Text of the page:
To further elucidate, I have other social, emotional and learning problems that have prevented me (and still do) from leading what would otherwise be called a "normal" life. Just because I have never obtained an official diagnosis, doesn't mean they don't exist. Before you pull out the "hurr hurr self-diagnosed basement dweller" card, this is actually coming from my mother and her tireless work researching the subject of ASD's, spending vast quantities of her time studying books and articles, listing every characteristic she saw in us and comparing them to known disorders, all to better understand the problems that afflicted myself and my siblings, so she could try and look after us better and be more sympathetic to what might be going through our minds at any given point in time.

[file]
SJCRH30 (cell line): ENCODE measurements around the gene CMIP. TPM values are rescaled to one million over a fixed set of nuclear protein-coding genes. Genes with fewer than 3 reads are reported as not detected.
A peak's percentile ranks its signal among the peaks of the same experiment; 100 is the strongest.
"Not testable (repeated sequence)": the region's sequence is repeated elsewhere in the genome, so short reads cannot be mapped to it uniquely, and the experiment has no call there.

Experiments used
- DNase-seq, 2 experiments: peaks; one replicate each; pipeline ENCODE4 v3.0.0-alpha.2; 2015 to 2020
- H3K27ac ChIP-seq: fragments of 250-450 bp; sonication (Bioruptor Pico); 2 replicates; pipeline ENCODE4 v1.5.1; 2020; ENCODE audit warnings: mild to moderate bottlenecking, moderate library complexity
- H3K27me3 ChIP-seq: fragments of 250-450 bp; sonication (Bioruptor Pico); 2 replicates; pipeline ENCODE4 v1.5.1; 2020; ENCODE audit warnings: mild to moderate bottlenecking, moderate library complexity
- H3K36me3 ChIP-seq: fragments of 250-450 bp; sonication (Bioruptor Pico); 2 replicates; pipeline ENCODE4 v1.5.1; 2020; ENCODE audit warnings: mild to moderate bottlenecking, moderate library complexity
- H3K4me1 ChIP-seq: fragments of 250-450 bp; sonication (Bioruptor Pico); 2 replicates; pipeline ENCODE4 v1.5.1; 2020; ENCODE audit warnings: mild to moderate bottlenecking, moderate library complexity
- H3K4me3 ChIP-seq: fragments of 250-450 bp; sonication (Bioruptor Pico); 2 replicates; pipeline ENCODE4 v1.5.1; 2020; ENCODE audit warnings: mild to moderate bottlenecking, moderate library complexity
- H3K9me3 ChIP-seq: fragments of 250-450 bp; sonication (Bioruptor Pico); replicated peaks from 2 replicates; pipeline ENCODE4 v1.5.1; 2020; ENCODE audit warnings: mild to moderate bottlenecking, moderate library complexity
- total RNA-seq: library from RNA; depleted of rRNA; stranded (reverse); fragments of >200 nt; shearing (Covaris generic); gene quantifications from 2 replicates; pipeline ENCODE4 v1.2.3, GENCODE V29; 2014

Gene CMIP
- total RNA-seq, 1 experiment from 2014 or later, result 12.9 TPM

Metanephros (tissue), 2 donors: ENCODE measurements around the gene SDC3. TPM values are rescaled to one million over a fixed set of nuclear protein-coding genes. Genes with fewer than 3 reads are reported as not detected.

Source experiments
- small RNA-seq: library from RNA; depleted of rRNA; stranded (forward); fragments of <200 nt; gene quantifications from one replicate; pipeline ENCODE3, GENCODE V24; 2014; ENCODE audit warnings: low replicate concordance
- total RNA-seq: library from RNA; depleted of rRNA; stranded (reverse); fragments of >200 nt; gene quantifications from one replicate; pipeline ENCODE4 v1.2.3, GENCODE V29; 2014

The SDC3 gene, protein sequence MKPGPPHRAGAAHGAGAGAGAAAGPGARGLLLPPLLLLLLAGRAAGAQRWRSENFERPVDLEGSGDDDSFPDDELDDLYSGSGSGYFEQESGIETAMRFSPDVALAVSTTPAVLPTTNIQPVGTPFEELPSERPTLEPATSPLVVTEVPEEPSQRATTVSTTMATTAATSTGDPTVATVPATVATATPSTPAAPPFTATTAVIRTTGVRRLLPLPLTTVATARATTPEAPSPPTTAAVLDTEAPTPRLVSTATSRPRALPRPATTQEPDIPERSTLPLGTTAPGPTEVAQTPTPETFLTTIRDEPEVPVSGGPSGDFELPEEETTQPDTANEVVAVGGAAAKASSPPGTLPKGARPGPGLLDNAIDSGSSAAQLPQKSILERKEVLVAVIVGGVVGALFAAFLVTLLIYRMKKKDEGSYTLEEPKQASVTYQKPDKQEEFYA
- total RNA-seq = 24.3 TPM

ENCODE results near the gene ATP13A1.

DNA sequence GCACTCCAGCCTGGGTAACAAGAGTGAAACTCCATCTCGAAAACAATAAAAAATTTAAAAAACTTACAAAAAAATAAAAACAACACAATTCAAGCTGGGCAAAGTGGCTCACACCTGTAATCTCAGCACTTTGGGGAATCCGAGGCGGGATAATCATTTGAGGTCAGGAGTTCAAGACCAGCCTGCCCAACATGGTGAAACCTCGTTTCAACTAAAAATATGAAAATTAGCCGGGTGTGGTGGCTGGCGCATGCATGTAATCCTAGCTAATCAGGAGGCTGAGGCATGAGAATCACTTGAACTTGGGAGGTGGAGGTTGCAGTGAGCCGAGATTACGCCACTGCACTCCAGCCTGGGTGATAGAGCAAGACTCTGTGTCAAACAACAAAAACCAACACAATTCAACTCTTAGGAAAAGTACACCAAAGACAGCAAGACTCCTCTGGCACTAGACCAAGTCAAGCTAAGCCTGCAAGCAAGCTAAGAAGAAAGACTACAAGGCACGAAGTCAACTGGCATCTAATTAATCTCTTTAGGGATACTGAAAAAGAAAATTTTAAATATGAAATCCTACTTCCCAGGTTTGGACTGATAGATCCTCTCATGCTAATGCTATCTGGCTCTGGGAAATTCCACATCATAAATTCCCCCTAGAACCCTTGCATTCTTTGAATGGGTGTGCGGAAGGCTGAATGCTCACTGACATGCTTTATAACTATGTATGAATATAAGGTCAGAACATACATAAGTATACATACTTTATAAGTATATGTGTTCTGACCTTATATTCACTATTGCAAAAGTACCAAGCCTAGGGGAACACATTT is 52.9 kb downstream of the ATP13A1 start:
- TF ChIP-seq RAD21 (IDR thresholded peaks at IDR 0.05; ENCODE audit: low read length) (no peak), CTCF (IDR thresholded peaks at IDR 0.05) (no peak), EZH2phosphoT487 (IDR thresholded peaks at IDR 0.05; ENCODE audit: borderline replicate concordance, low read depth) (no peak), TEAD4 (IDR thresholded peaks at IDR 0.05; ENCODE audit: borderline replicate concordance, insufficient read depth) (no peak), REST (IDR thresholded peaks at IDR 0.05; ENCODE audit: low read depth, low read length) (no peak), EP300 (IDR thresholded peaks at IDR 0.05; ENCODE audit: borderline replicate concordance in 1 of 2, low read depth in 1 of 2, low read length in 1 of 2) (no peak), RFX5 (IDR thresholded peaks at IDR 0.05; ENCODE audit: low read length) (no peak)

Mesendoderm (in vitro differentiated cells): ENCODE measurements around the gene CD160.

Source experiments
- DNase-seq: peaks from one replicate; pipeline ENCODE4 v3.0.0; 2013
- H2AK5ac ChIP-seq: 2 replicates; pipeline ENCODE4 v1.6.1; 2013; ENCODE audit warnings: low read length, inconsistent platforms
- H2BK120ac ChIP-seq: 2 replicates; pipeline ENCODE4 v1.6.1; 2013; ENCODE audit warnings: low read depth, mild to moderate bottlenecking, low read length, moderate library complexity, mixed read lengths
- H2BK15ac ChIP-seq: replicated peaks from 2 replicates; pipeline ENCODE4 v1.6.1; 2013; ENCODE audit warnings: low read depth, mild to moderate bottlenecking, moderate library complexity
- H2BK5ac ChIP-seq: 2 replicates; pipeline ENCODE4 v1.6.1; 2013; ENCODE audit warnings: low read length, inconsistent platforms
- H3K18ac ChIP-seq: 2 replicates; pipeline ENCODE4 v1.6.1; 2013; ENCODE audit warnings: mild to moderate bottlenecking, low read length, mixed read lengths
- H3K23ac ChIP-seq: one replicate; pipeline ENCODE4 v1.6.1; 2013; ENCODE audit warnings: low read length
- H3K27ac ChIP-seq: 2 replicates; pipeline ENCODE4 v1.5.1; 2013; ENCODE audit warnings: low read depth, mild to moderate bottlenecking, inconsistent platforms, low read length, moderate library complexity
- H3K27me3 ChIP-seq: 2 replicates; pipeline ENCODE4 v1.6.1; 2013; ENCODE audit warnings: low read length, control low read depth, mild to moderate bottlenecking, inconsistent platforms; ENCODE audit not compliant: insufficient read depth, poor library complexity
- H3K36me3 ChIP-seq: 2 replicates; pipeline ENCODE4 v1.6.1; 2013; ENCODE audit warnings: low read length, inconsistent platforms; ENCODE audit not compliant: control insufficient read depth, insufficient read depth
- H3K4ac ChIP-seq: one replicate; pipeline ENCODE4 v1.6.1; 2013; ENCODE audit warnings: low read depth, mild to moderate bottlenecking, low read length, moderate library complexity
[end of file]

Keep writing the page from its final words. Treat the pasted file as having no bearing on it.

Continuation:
I agree with you, mental disorders are a serious matter, but just because someone isn't diagnosed, or doesn't fit in to your chosen "image" of what someone with a mental disease/disorder should be, doesn't mean their problems don't exist. I personally find it damn nigh impossible to do things that most other people my age take for granted.
I am terrified of any social situation outside my comfort zone of the few people I know, I overly fixate on things, I intensely dislike being forced to operate outside some form of loose routine at least, things must be done in a certain way, in a certain order, I find it hard to concentrate on things, am easily distracted/sidetracked, take longer over doing things than most other people would (as an aside, sometimes because I'm doing them more thoroughly, though often it's due to the aforementioned lack of concentration/being distracted), going into incredible detail where I don't necessarily need to and others that have probably slipped my mind for the time being.